On May 2, 2017, CCSESA urged California members of Congress and the State Senate to support the inclusion of Secure Rural Schools and Community Self-Determination Act (SRS) funding in the Fiscal Year 2017 Budget Resolution.
SRS provides critical funding for California schools and county offices of education.
Although California is home to some of the largest cities in the U.S., the state also has one of the biggest rural student populations in the country– rural California districts and county offices serve more than 220,000 students and 40% of California school districts have less than 1,000 students. Before SRS was passed in 2000, many of these schools were dramatically underfunded due to declining timber sales and court-imposed restrictions on extraction. Using SRS payments, rural California schools have incorporated 21st century technology into classrooms, enhanced curriculum offerings, lowered student to teacher ratios, and hired counselors to help guide students toward career and college goals. If SRS is not reauthorized, many of these quality improvements will begin to disappear in 2017.
SRS funds help even the playing field for rural schools and county offices of education.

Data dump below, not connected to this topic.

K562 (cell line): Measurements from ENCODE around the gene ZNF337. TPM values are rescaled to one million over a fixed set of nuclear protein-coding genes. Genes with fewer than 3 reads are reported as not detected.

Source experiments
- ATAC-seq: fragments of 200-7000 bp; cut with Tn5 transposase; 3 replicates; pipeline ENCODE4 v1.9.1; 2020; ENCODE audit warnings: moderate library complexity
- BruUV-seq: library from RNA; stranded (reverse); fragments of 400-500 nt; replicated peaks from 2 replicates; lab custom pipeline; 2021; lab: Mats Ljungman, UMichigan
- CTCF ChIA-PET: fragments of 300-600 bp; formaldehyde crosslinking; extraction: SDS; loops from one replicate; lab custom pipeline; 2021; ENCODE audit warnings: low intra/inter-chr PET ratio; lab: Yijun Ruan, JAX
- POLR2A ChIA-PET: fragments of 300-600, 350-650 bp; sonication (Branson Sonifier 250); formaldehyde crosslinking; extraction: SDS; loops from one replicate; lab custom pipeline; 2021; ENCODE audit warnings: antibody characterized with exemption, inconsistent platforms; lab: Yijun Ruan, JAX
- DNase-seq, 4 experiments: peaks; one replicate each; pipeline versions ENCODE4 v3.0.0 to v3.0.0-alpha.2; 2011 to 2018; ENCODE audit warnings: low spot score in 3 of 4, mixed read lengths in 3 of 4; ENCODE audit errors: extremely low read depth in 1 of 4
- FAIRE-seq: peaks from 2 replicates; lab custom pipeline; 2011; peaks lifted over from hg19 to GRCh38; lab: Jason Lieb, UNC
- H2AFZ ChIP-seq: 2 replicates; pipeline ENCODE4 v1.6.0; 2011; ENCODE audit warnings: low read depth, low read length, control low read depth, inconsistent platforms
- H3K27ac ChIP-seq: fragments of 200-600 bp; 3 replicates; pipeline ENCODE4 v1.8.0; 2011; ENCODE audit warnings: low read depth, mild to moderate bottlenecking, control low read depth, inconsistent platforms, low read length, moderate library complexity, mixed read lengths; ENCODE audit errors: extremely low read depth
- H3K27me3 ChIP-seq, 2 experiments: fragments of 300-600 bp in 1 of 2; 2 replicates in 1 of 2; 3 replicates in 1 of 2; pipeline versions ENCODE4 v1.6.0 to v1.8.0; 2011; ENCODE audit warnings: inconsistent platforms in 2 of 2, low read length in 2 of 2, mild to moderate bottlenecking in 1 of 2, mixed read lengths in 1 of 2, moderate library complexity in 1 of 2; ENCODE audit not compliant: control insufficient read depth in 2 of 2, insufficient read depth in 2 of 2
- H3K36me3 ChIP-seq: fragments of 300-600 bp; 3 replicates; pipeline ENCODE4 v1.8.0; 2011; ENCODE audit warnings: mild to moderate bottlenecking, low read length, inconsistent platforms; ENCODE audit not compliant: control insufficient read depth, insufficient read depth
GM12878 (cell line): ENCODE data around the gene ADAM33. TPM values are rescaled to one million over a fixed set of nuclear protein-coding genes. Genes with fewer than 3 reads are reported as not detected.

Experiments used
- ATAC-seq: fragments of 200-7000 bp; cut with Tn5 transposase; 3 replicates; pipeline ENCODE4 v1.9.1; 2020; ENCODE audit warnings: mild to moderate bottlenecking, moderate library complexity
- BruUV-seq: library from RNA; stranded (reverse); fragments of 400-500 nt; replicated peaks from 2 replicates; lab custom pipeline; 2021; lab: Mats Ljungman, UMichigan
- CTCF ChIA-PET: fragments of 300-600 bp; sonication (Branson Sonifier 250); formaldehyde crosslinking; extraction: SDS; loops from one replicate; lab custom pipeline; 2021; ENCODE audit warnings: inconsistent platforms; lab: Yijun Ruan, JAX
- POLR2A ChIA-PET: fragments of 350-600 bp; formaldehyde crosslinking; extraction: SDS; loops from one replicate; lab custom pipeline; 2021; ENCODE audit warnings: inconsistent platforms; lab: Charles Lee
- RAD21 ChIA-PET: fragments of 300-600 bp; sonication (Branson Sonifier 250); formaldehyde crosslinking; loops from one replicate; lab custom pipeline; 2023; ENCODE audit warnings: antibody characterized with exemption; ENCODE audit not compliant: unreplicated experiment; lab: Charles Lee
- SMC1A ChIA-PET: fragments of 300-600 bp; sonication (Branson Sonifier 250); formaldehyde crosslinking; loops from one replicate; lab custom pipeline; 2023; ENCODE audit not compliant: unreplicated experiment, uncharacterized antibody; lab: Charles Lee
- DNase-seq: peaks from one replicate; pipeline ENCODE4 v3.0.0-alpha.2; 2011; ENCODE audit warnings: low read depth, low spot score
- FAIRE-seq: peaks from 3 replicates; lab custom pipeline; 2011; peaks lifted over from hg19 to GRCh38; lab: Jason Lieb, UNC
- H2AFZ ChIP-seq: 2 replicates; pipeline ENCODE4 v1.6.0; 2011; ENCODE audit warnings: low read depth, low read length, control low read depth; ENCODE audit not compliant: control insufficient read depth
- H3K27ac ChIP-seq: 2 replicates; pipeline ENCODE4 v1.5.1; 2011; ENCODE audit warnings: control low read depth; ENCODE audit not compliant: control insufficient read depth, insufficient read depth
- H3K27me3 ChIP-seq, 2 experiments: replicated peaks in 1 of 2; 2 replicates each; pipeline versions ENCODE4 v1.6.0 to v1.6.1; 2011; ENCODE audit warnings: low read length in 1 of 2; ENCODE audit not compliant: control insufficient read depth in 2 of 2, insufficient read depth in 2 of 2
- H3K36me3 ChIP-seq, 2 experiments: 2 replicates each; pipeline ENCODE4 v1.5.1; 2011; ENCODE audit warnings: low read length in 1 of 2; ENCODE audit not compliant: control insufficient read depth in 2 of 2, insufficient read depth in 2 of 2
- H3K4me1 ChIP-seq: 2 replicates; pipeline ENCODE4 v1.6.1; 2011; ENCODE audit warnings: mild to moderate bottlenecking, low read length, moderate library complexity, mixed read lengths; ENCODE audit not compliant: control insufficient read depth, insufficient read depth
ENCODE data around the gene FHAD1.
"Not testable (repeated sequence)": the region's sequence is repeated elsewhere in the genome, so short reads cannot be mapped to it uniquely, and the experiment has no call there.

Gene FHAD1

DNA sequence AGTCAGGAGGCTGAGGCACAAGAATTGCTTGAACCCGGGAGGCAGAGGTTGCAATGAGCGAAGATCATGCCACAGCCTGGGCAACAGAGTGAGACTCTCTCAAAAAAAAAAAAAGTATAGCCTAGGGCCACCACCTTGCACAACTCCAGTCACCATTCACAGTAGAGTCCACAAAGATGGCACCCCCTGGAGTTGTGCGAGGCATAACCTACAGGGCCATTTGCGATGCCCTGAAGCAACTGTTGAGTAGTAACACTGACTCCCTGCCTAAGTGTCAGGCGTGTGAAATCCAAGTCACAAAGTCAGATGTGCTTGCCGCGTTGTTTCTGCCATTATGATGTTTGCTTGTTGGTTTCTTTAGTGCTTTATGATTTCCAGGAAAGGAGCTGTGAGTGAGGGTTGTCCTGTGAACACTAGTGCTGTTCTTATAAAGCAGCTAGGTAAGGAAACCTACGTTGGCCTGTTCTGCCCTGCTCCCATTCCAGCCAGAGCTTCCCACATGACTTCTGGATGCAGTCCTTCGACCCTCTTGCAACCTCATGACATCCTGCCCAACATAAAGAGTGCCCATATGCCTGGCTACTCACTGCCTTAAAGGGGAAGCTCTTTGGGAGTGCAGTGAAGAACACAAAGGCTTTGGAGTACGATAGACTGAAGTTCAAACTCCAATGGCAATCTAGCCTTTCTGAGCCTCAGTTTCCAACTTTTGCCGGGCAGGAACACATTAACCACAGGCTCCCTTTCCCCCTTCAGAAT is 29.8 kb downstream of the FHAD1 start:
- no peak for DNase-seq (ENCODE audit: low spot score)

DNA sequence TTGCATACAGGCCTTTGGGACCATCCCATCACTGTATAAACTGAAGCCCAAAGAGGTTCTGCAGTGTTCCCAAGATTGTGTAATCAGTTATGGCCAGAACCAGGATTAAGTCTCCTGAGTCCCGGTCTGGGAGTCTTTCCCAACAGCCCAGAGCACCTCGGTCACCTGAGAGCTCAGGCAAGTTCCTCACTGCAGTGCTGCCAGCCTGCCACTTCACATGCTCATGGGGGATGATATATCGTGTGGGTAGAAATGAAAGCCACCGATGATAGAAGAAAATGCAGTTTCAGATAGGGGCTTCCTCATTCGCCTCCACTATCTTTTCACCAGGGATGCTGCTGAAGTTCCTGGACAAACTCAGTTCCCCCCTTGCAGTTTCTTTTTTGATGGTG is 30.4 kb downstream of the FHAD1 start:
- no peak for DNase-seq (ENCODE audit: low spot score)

Because of their remoteness, rural California schools face significant financial, administrative and infrastructure challenges. As one of the geographically largest states in the union, the cost of student transportation in rural California districts is more than two times greater than the national average. Connecting schools to essential technology services is substantially more difficult and more expensive in California’s rural, mountainous areas. Furthermore, despite adopting cost-saving techniques such as consortiums and regional service models, construction and facilities costs are still often greater, utilities are more expensive, and important student services are often more costly in rural California regions. Without SRS dollars to even the playing field, California’s rural students will fall farther and farther behind their urban and suburban counterparts.
As SRS funding has been phased out over the last several years, students have been significantly impacted as teachers and other education professionals have been laid off, extracurricular programs have been eliminated, and facilities and technology updates have been postponed indefinitely. Now that the final SRS payments have been issued, California’s rural schools have again been forced to start planning for programmatic cuts that will inevitably disadvantage the students in their communities.
To read our legislative letter to Senator Feinstein, click here.